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Asians and positive emotions

Helen Adamopoulos/MEDILL

Hong Liu, executive director of the Midwest Asian Health Association in Chicago, said Chinese culture teaches that suffering is part of life and necessary for spiritual strength.

The Buddha factor: Positive thinking not so powerful

by Helen Adamopoulos
April 28, 2011

Previous research has shown thinking positively helps many Americans fight off depression and stress, but a new study has found that the power of looking on the bright side doesn’t cross cultural boundaries. Because Asians view happiness through a different lens, pleasant thoughts don’t make them less stressed and depressed, according to researchers at the University of Washington in Seattle.

"In different cultural contexts, the goal of happiness might not be shared," said Janxin Leu, the study's lead author. "I wanted to call attention to the fact that we need to be careful about generalizing our results."

The researchers surveyed about 600 students at a U.S. university concerning perceived stress levels and depression symptoms. The students included European Americans, Asian immigrants and Asian Americans born in the U.S. to immigrant parents.

The American Psychological Association journal Emotion will publish the researchers’ findings in a future print edition. The study is already available online.

The study participants reported how often they experienced signs of depression such as feeling worthless and experiencing disturbances in appetite. They also rated the average intensity of positive feelings associated with qualities such as serenity and self-assurance using a five-point scale, according to the study.

The European Americans showed a negative correlation between the intensity of their positive emotions and frequency of depression symptoms. Asian Americans showed the same correlation to a lesser degree. For immigrant Asians, the study reported there was no connection between intense positive feelings and reduced depression and stress symptoms.

Leu said Asian culture involves a different perspective on happiness than American culture because of a combination of influences. One factor is Buddhism, which teaches that the pursuit of happiness leads to suffering and it is impossible to achieve a state of pure joy, she said. Taoism, another significant influence, includes the”The reason I did the study was because the majority of the world doesn’t come from this background," said Janxin Leu, the study's lead author. “In different cultural contexts, the goal of happiness might not be shared.” concept of yin and yang: Everything good is balanced out by something bad.

“In the cycle of life, good things follow bad things, which follow good things,” she said.

Therefore, people who grow up in an Asian culture commonly experience emotions such as fear along with happiness, said Leu, an assistant professor of psychology at the University of Washington. They might feel that their present good feelings mean something bad will soon happen to create balance.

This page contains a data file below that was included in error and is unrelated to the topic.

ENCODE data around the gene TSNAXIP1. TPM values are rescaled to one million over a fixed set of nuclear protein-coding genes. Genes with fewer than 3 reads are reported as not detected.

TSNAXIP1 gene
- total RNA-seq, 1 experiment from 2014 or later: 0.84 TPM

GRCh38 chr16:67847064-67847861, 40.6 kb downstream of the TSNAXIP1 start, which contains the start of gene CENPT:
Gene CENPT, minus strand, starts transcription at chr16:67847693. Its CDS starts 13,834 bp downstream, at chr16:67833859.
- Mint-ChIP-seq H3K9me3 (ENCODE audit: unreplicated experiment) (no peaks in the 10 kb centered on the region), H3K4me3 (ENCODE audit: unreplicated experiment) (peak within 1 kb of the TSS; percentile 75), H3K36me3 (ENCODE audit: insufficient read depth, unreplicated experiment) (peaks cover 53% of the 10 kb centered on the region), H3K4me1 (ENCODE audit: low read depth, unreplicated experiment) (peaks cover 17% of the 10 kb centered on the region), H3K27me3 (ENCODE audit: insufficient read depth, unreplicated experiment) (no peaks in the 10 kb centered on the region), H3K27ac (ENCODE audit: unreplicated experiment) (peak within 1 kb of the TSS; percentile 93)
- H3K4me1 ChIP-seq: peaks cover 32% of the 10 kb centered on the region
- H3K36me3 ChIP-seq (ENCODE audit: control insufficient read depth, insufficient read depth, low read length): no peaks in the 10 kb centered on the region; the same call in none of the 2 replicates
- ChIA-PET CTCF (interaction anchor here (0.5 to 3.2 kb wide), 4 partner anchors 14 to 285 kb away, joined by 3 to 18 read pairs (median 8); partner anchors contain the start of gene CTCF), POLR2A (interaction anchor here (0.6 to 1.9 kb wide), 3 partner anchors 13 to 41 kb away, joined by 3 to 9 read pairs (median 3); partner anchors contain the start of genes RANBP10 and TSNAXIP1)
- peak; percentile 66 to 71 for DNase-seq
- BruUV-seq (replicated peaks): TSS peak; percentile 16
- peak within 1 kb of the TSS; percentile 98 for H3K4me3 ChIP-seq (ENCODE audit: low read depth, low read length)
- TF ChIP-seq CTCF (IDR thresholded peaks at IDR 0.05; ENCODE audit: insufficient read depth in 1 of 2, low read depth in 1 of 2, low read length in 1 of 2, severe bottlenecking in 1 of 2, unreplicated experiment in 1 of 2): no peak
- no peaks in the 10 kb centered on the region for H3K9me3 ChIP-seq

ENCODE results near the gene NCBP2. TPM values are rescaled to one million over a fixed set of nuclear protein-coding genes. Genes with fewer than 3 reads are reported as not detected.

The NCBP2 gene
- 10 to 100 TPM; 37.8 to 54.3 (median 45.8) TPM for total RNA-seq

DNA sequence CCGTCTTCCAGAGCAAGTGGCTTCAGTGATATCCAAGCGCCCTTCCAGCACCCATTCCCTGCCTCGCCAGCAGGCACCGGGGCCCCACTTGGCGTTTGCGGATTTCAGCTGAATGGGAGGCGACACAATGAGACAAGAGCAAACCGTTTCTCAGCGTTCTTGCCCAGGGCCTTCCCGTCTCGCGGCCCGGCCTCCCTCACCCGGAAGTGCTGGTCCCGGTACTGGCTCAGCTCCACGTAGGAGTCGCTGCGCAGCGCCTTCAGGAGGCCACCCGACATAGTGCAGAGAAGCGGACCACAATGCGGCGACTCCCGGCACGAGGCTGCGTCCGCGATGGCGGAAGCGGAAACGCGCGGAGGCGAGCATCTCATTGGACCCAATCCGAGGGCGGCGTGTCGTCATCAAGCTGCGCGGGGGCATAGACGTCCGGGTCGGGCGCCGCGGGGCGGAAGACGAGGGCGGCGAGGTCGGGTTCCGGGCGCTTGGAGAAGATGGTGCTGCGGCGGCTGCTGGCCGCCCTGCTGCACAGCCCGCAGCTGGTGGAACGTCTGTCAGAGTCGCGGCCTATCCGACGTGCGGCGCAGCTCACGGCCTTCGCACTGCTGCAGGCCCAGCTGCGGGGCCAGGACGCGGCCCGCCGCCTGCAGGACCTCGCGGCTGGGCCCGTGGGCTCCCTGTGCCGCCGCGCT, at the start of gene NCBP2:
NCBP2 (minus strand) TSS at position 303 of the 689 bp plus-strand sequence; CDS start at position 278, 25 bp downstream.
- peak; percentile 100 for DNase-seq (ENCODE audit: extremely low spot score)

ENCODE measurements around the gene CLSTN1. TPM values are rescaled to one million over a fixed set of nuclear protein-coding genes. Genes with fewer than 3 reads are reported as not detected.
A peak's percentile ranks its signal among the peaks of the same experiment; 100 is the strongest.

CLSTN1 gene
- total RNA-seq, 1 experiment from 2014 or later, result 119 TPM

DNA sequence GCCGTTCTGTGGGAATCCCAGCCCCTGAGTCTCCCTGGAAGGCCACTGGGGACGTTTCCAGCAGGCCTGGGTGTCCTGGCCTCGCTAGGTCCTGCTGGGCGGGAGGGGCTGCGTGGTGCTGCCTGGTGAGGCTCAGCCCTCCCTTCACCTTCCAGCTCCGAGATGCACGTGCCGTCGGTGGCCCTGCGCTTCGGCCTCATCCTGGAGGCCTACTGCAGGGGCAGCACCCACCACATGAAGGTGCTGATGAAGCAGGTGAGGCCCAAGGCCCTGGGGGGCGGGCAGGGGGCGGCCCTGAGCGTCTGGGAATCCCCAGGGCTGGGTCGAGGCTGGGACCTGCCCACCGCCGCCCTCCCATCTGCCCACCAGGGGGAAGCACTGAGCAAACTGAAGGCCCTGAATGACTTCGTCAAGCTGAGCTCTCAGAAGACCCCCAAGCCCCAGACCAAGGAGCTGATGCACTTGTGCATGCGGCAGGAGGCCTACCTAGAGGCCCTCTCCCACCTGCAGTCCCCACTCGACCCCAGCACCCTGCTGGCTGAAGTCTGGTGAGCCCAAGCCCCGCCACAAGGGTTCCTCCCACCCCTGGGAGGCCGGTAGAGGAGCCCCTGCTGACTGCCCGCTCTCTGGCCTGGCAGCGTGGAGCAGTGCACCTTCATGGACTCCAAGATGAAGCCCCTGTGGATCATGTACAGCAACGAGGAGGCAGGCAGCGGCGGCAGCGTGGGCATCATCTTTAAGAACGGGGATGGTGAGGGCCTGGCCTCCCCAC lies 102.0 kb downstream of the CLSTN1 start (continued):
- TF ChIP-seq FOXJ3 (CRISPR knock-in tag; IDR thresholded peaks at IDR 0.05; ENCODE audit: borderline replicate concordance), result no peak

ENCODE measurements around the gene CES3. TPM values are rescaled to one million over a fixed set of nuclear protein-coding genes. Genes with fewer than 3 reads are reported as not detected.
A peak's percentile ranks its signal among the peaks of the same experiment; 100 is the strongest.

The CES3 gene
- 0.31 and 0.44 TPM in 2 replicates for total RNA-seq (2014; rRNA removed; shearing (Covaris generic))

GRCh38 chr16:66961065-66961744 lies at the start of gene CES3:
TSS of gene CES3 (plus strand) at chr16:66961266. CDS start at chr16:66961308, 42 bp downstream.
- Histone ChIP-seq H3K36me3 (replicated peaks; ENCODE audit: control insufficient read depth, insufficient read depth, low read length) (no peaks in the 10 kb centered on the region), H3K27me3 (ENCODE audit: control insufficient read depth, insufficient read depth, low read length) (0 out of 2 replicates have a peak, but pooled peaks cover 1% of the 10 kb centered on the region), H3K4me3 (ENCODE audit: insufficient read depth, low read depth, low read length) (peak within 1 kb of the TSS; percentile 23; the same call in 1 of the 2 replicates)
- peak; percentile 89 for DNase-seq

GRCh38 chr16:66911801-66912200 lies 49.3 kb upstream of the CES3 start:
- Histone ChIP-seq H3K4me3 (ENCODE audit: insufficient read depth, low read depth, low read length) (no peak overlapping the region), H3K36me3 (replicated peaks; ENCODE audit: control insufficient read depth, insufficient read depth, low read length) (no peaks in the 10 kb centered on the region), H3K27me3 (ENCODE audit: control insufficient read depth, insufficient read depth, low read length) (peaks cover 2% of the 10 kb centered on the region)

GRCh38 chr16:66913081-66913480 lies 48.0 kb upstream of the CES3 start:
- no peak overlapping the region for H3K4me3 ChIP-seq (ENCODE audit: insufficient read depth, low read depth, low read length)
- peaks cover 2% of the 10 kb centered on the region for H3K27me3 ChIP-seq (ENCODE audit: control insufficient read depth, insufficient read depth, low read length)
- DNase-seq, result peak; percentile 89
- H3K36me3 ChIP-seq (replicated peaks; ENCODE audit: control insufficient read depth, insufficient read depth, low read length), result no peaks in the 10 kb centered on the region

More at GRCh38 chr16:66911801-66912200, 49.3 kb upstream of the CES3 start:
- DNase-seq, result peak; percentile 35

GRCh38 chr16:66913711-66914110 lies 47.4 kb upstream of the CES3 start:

Psychologist Eunice Kim, who teaches at the Adler School of Professional Psychology in Chicago, said Asians also generally see themselves as an integral part of a larger whole. As a result, they take on the perspective of other people when they have positive emotions: How do the people around me feel about my happiness? They might experience sadness if they think their pleasant mindset has a negative impact by inciting jealousy in others, Kim said.

Hong Liu, who immigrated to the U.S. from the Jiangxi province in China about 20 years ago, agreed with the researchers’ findings. Liu, 55, is now executive director of the Chicago-based Midwest Asian Health Association, a non-profit organization that participates in community outreach programs concerning health care for Asians.

She said that Chinese culture promotes the idea that suffering is necessary for personal growth. She said this is prevalent throughout Chinese society, from parenting styles to methods of entertainment. She said she remembers that most of the Chinese movies she saw had sad endings.

“There is a philosophy that we come to the world to suffer, learn from suffering and grow,” she said. “If you don’t experience hardship, then you’re spiritually weak.”

Based on that mindset, Kim and Leu agreed that mindfulness meditation, which has Buddhist roots, is an effective therapy method for Asians. Mindfulness involves acknowledging that negative feelings arise and will pass, rather than trying to replace them with positive thinking, Kim said.

“That’s a pretty viable approach and treatment practice for working with Asians,” she said.

Leu said these findings have significant implications for mental health professionals around the world, since Asians make up more than 60 percent of the global population. She said therapists who treat the victims of the recent natural disasters in Japan should consider the study’s findings.

This new research can also help address the high suicide rates in Asian countries. According to the World Health Organization, the suicide rate for Chinese women in Hong Kong was 11.5 per 100,000 in 2006. In contrast, 4.5 per 100,000 U.S. women committed suicide in 2005.

The National Institute of Mental Health reports that the suicide rate for Asian and Pacific Islanders in the U.S. was 6.2 per 100,000 in 2007. Leu said she plans to continue her research in collaboration with people in China to develop culturally appropriate depression therapies.